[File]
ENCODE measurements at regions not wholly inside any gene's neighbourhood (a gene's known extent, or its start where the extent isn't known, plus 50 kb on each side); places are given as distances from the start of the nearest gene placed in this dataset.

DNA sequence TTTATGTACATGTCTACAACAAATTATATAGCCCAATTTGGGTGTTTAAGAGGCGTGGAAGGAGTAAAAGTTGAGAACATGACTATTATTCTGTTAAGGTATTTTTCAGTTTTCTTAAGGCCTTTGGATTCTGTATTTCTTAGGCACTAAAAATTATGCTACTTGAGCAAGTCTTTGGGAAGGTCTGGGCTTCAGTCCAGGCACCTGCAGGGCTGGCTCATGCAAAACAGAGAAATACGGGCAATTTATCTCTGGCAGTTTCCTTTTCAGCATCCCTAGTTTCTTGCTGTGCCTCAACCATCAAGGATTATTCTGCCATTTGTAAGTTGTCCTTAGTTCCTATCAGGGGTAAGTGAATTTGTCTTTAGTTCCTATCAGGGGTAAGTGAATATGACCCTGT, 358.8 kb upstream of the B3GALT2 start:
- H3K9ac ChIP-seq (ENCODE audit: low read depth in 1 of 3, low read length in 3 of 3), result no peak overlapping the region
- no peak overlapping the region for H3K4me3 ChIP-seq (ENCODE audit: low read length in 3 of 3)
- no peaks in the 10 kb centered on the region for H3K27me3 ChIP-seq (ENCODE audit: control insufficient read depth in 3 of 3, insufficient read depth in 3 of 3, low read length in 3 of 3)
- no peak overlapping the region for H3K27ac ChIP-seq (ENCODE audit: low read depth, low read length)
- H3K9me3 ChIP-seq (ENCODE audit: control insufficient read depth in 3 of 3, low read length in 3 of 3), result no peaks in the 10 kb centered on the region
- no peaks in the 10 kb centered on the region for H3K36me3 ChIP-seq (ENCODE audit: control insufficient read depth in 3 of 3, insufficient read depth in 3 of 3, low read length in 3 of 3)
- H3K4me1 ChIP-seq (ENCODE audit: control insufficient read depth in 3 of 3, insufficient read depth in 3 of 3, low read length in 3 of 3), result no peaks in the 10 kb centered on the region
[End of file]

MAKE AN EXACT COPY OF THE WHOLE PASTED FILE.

ENCODE measurements at regions not wholly inside any gene's neighbourhood (a gene's known extent, or its start where the extent isn't known, plus 50 kb on each side); places are given as distances from the start of the nearest gene placed in this dataset.

DNA sequence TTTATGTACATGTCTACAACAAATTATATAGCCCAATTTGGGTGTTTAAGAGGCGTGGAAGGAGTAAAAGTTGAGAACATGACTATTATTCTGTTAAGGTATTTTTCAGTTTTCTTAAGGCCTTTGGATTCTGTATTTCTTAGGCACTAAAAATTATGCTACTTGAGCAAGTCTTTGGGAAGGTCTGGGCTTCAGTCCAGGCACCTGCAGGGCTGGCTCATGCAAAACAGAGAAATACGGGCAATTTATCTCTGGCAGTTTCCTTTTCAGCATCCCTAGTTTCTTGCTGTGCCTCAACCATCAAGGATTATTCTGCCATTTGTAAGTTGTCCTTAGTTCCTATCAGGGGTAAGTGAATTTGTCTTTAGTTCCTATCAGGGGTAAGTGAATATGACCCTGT, 358.8 kb upstream of the B3GALT2 start:
- H3K9ac ChIP-seq (ENCODE audit: low read depth in 1 of 3, low read length in 3 of 3), result no peak overlapping the region
- no peak overlapping the region for H3K4me3 ChIP-seq (ENCODE audit: low read length in 3 of 3)
- no peaks in the 10 kb centered on the region for H3K27me3 ChIP-seq (ENCODE audit: control insufficient read depth in 3 of 3, insufficient read depth in 3 of 3, low read length in 3 of 3)
- no peak overlapping the region for H3K27ac ChIP-seq (ENCODE audit: low read depth, low read length)
- H3K9me3 ChIP-seq (ENCODE audit: control insufficient read depth in 3 of 3, low read length in 3 of 3), result no peaks in the 10 kb centered on the region
- no peaks in the 10 kb centered on the region for H3K36me3 ChIP-seq (ENCODE audit: control insufficient read depth in 3 of 3, insufficient read depth in 3 of 3, low read length in 3 of 3)
- H3K4me1 ChIP-seq (ENCODE audit: control insufficient read depth in 3 of 3, insufficient read depth in 3 of 3, low read length in 3 of 3), result no peaks in the 10 kb centered on the region